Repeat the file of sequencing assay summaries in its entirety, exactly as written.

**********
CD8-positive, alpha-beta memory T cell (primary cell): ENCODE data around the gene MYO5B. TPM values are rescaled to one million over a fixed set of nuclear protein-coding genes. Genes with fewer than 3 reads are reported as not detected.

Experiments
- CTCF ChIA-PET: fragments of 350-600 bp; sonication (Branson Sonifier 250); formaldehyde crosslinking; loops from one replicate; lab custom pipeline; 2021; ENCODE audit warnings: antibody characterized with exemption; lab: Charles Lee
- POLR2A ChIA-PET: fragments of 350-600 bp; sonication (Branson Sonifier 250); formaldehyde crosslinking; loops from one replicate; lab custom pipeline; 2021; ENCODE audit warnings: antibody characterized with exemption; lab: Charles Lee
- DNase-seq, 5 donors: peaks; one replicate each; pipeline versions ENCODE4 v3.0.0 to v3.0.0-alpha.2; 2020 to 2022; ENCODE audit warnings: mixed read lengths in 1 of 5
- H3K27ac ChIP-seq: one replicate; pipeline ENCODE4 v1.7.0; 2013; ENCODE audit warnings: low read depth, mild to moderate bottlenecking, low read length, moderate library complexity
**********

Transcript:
CD8-positive, alpha-beta memory T cell (primary cell): ENCODE data around the gene MYO5B. TPM values are rescaled to one million over a fixed set of nuclear protein-coding genes. Genes with fewer than 3 reads are reported as not detected.

Experiments
- CTCF ChIA-PET: fragments of 350-600 bp; sonication (Branson Sonifier 250); formaldehyde crosslinking; loops from one replicate; lab custom pipeline; 2021; ENCODE audit warnings: antibody characterized with exemption; lab: Charles Lee
- POLR2A ChIA-PET: fragments of 350-600 bp; sonication (Branson Sonifier 250); formaldehyde crosslinking; loops from one replicate; lab custom pipeline; 2021; ENCODE audit warnings: antibody characterized with exemption; lab: Charles Lee
- DNase-seq, 5 donors: peaks; one replicate each; pipeline versions ENCODE4 v3.0.0 to v3.0.0-alpha.2; 2020 to 2022; ENCODE audit warnings: mixed read lengths in 1 of 5
- H3K27ac ChIP-seq: one replicate; pipeline ENCODE4 v1.7.0; 2013; ENCODE audit warnings: low read depth, mild to moderate bottlenecking, low read length, moderate library complexity